One of my favorite and most helpful aspects of bullet journaling is the use of habit trackers. A habit tracker is a spread in your journal where you keep track of how often you do something. It can help you implement a new habit, like a daily running regimen; it is a data collection tool, like if you’re curious how many days you go without spending money; and it can serve as a series of helpful reminders, showing you when you last emptied the litter box and reminding you when it’s time to do so again.
Like the entire bullet journal system, habit trackers are completely customizable. You can set up a yearly habit tracker, you can set them up each month, like I do, or you could track your habits weekly. It’s all about making it work for you.
I recently read The Four Tendencies by Gretchen Rubin, in which she details the four ways in which we humans respond to expectations. I discovered that I’m what she refers to as an obliger, and boy am I. That means that I’m generally motivated by external expectations. If someone asks something of me and they’re at all relying on me, I do it. If you, a friend, told me that by making my bed every morning that your life would be better, my bed would be perfectly made first thing. That sounds self congratulatory, and I’m not writing a post telling you how great of a friend I am. No, the problem with this type of response to expectations is that very rarely do the habits and tasks that make up a healthy, functioning adult, like making one’s bed, effect anyone else but me. They’re internal expectations. And if I’m the only one relying on me, I’m a total flake. I do not care.
I want to care! I truly enjoy having a clean, clutter-free space! And I feel better in my body, mind, and soul when I get at least 45 minutes of exercise! There’s a disconnect between what I want to do, and what I actually do, and if living with this brain has taught me anything, it’s that there’s no amount shame, berating, or positive thinking that will make me not be like this. I had to find a system that made my inner expectations outer expectations. How could I use my positive response to outside expectations to my advantage?
I can split the habits and tasks that I track into three categories:
Things I want to get better at, like:
- drinking enough water
- stretching and breathing
- taking good care of my skin
- taking my contacts out every night (they’re new and I’m still not great at remembering this)
- keeping my house tidy
- making time to create
- feeling gratitude every day
These are habits that matter to me but that if I’m not careful, will fall by the wayside. I know they’re important and they make me a happier, better person, but they do not come naturally.
Big change comes from small changes done every day. That’s where this comes in handy. If you want to run a marathon, or make time to paint 30 minutes a day, or you want to learn French, it’s helpful to see these habits written down and to be able to mark them off each day.
Tasks I want to track, like:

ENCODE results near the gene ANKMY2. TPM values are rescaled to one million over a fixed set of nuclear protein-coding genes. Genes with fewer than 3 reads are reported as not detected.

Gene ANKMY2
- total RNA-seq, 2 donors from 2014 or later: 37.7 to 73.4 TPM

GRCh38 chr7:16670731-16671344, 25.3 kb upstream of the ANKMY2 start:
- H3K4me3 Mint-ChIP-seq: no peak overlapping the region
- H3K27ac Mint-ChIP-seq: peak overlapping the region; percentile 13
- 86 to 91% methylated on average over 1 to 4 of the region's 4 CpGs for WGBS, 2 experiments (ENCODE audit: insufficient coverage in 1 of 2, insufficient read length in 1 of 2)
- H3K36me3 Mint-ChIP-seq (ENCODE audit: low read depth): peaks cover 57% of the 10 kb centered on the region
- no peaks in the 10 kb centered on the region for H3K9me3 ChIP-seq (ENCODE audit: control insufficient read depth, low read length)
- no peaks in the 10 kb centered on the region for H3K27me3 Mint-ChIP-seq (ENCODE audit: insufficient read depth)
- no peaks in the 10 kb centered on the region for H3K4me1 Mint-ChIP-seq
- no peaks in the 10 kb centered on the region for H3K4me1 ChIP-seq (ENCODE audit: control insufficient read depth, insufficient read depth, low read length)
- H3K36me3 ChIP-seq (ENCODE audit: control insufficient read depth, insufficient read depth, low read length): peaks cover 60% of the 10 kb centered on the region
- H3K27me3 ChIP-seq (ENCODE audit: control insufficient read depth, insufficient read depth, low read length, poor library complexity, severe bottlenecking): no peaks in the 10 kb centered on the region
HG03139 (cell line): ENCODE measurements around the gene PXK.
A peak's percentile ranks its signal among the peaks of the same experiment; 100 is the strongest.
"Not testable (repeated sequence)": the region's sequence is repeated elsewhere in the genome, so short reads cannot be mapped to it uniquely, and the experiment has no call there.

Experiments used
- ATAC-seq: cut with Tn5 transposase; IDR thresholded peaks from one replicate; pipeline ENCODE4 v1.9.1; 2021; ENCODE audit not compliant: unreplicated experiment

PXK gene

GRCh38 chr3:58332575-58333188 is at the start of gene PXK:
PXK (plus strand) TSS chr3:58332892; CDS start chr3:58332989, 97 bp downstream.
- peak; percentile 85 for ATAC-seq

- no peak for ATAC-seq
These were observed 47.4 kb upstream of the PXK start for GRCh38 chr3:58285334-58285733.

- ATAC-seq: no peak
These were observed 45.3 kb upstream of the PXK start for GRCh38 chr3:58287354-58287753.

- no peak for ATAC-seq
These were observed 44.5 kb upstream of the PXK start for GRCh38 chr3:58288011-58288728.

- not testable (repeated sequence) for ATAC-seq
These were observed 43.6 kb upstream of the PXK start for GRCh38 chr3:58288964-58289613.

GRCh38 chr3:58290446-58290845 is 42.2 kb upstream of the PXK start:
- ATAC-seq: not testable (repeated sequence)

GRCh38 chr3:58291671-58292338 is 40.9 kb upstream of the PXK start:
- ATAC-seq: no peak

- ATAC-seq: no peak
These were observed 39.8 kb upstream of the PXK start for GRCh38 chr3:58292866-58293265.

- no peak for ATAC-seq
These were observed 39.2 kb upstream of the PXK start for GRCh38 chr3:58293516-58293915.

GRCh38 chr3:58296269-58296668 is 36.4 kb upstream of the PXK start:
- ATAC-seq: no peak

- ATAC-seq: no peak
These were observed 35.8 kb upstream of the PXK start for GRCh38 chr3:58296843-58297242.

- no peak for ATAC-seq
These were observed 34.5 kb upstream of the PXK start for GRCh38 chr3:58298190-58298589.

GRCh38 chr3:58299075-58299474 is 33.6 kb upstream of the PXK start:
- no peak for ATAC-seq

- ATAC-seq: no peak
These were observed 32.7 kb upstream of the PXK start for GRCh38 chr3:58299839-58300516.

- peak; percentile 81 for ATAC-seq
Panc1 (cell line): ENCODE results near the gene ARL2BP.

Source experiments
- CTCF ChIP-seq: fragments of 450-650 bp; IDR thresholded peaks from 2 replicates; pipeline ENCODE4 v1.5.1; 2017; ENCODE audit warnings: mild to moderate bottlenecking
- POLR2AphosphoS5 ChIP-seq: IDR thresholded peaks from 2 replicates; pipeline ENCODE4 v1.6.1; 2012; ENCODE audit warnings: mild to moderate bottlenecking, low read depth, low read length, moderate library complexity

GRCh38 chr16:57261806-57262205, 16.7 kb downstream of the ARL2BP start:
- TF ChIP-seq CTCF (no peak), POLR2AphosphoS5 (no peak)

- how often I go the entire day without spending money
- how often do I make time to read
- how often I eat out for lunch or dinner
- how often I take the time to style my hair
I’m not right or wrong here, I’m just curious. I like to see how often I can go without spending, even on little things. If it’s only once or twice a month, then maybe I need to take a look at my spending habits. I track how often I cook my meals versus going out to eat because that’s usually a good indicator of my overall health. If I haven’t curled my hair in two weeks, which always makes me feel my best, then maybe I need an easier hair cut.
It’s helpful to see these things written down because they can inform your daily choices. You’re not trying to get better or worse, you’re just trying to be informed and intentional.
Things I need to remember, like:
- changing Tyson’s litter box
- staying on top of laundry
- keeping up with my weekly goals (which help with my monthly goals, and ultimately my yearly goals. Small changes every day = big change over time)
- taking out the trash
These are things I do already, but not every day. I usually keep these in a separate spot on my habits page, broken out into weekly tasks. It’s helpful to be able to see when was the last time I emptied the litter box or did a load of laundry so that I know when those tasks need to be done again.
If you can’t remember the last time you called your friend, and you’d like to make that a weekly or bi-weekly practice, you can make sure you always know if you track it. You see that the last time you called her was three weeks ago–it’s time to pick up the phone.
It’s likely some of you are thinking that this is loony or that it’s way too regimented. That’s fine! If that’s the case then it’s also likely that you don’t have any problems doing the things you want and need to do. But if you’re like me, and you struggle to find motivation and to remember when things need to be done, try this out. It’s helped me immensely. After about two years of tracking various habits, I can honestly say that most of these things are ingrained now, which is something I could not have ever imagined saying.
If getting a little bit better every day is the goal, this is one system that helps.